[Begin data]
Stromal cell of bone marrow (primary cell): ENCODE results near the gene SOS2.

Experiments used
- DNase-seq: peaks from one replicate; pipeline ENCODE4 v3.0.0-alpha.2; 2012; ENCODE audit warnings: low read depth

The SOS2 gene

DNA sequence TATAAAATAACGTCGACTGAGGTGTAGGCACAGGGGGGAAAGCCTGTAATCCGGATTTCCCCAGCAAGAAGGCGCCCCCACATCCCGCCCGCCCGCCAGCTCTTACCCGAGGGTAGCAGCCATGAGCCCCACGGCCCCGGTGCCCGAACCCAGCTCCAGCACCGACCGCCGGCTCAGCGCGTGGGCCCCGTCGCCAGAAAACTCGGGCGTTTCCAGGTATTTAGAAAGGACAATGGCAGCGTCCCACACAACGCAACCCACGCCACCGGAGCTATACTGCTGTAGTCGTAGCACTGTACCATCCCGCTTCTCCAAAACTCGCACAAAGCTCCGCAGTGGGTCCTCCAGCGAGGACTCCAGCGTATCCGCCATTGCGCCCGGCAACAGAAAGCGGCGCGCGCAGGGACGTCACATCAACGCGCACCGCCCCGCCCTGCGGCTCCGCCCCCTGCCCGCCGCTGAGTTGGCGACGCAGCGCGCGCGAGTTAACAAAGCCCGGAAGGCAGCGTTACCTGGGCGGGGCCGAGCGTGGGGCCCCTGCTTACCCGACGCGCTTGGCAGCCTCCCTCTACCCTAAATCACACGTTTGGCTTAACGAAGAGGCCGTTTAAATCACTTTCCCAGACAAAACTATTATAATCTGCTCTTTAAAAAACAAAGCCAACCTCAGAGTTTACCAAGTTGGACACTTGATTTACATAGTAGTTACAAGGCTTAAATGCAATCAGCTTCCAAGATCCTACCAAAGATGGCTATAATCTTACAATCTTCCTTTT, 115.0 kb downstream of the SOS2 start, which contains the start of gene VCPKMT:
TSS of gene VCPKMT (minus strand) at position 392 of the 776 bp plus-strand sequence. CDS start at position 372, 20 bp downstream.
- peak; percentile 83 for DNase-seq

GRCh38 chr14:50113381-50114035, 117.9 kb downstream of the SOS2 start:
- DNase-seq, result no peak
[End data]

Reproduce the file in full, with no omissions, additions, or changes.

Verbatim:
Stromal cell of bone marrow (primary cell): ENCODE results near the gene SOS2.

Experiments used
- DNase-seq: peaks from one replicate; pipeline ENCODE4 v3.0.0-alpha.2; 2012; ENCODE audit warnings: low read depth

The SOS2 gene

DNA sequence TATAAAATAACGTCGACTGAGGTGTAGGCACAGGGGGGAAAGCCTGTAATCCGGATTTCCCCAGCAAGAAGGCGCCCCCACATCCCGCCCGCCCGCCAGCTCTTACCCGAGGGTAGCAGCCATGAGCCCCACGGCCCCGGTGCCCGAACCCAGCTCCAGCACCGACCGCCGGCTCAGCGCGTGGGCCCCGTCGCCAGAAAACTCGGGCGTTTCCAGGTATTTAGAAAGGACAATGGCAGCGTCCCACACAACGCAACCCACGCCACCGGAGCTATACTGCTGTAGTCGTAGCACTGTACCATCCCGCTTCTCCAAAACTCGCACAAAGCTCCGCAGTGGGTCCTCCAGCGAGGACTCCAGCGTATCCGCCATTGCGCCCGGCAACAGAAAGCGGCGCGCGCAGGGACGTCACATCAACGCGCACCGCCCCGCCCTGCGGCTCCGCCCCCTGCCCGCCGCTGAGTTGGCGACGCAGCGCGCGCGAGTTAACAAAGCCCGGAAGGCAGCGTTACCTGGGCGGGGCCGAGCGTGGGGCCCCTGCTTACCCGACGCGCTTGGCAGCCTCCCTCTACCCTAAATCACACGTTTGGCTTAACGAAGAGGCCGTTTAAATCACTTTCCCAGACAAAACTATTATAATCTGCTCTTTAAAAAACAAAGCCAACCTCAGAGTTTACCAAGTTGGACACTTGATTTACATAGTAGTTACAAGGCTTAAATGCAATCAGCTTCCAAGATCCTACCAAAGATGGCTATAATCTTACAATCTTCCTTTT, 115.0 kb downstream of the SOS2 start, which contains the start of gene VCPKMT:
TSS of gene VCPKMT (minus strand) at position 392 of the 776 bp plus-strand sequence. CDS start at position 372, 20 bp downstream.
- peak; percentile 83 for DNase-seq

GRCh38 chr14:50113381-50114035, 117.9 kb downstream of the SOS2 start:
- DNase-seq, result no peak